Conflicting land deals and food insecurity: The era of Jatropha boom, bust and transformation in Ghana

Richmond Antwi-Bediako, Mohammed Abubakari


Global concerns about fossil fuel prices and climate change have directed focus on prospects of biofuels. In Ghana, large-scale biofuel development has been entangled with several problems including disputes over land use and a combination of challenges such as low yield performance of Jatropha, food versus oilseed prices and financial viability issues. Furthermore, the exercised land acquisition processes lacked transparency and could not protect the rights of vulnerable local people. One particular challenge is the withdrawal of companies without returning the land to the land owners. This paper reviews these findings in the context of land rights and implications of food security of the boom, bust and transformation of the abandoned land. It also investigates the prospects for a more sustainable approach in light of improving policy indicators such as the Renewable Energy Act in 2011 (ACT832), which requires, among other things, that Ghana attains 10% biofuels (biodiesel/bioethanol) in its energy mix by 2020 without compromising food security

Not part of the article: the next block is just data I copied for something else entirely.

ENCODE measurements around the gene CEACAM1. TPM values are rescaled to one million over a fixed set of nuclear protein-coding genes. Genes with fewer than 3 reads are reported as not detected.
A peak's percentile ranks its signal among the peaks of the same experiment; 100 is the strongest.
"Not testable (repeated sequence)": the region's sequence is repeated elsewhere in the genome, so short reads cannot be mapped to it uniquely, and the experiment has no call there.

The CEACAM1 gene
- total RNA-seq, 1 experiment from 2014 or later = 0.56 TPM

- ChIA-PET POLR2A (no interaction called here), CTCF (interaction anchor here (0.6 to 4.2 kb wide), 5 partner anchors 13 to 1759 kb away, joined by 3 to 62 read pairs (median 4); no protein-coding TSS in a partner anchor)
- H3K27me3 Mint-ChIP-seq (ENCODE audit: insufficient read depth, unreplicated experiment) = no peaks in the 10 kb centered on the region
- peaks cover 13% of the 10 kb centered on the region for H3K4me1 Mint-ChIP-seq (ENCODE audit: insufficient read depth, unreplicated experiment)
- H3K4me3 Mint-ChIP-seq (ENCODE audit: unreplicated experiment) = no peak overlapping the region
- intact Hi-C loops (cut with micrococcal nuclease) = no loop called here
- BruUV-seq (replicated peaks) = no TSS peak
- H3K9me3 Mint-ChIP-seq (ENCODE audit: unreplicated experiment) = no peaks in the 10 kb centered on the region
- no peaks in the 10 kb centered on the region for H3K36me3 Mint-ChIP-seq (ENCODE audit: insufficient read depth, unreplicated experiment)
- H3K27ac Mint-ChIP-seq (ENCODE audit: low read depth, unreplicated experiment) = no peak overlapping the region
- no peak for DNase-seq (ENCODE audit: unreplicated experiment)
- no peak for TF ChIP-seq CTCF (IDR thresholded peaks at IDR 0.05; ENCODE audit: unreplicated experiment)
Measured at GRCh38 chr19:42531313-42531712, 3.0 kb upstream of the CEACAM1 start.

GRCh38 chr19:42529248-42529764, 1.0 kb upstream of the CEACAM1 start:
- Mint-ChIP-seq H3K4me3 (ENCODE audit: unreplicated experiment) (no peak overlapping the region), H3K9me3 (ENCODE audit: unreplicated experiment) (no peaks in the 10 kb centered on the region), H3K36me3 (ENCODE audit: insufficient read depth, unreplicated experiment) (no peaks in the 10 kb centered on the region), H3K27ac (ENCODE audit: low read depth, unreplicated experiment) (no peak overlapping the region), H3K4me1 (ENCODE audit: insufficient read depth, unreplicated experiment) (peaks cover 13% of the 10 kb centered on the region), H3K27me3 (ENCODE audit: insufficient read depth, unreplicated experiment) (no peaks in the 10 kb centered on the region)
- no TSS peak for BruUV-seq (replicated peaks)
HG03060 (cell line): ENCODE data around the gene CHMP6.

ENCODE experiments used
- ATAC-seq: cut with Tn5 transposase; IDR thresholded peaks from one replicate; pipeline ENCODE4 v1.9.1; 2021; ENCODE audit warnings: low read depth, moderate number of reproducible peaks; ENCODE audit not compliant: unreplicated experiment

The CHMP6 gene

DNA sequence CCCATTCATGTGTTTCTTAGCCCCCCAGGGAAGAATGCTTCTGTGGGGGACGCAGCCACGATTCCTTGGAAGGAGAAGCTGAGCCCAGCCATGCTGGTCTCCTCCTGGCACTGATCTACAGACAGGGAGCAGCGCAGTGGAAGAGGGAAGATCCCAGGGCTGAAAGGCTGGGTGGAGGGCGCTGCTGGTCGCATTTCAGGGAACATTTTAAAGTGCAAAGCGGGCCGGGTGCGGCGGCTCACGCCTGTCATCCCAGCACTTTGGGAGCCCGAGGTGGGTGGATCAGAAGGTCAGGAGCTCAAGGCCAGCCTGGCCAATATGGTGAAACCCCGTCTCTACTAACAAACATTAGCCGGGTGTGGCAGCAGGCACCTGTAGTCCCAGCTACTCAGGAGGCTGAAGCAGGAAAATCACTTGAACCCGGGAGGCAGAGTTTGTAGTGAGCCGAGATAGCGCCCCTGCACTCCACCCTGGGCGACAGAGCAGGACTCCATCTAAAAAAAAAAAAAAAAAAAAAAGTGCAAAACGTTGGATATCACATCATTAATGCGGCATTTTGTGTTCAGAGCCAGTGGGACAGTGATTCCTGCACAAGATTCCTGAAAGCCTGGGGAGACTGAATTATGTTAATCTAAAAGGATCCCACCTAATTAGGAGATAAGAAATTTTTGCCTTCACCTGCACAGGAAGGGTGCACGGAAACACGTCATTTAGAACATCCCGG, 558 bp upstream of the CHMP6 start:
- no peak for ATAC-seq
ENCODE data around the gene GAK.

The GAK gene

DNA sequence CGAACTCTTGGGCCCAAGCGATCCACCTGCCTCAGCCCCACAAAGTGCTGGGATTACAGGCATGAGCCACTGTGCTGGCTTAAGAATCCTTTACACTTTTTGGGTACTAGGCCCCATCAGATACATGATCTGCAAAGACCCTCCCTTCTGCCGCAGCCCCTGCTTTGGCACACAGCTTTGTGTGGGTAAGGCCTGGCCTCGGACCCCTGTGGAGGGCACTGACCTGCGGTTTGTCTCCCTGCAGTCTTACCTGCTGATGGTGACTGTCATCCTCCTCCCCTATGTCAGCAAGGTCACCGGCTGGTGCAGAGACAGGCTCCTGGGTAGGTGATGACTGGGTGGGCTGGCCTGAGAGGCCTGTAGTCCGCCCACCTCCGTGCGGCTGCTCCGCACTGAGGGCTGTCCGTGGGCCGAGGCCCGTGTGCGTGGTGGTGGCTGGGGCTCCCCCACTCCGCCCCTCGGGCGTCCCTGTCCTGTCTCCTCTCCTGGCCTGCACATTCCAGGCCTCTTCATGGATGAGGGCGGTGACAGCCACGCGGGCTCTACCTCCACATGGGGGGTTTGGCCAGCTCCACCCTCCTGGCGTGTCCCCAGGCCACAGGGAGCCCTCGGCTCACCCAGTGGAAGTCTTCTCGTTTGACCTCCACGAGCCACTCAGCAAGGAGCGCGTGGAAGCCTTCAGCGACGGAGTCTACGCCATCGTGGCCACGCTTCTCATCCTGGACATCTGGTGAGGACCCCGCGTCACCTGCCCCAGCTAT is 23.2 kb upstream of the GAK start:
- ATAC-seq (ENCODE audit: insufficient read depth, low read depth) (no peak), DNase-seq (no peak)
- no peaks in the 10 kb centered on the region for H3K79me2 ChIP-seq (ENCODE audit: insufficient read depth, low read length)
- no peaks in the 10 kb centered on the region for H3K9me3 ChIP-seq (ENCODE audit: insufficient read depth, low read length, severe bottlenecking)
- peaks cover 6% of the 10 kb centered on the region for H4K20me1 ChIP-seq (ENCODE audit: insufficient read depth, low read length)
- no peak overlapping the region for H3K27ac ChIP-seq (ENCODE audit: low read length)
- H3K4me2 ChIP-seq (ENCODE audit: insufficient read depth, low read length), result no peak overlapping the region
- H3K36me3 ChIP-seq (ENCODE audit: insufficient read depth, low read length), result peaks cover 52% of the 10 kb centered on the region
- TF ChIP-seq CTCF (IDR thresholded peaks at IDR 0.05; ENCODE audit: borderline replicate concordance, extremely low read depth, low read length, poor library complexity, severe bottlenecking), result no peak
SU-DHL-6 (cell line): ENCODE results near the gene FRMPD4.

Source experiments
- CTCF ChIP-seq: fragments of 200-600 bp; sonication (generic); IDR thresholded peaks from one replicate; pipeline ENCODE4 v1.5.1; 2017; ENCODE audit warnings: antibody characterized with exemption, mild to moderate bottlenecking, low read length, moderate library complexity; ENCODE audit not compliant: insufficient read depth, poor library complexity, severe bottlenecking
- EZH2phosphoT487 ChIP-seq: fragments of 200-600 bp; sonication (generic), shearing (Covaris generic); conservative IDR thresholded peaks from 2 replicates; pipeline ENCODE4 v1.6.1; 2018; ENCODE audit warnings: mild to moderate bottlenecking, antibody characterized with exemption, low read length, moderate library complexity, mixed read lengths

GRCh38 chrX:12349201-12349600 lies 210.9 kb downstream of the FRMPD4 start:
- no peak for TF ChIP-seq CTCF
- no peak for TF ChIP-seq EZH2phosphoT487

Boom, Bust, Transformation, Jatropha, Biofuels, Land Rights, Food Security

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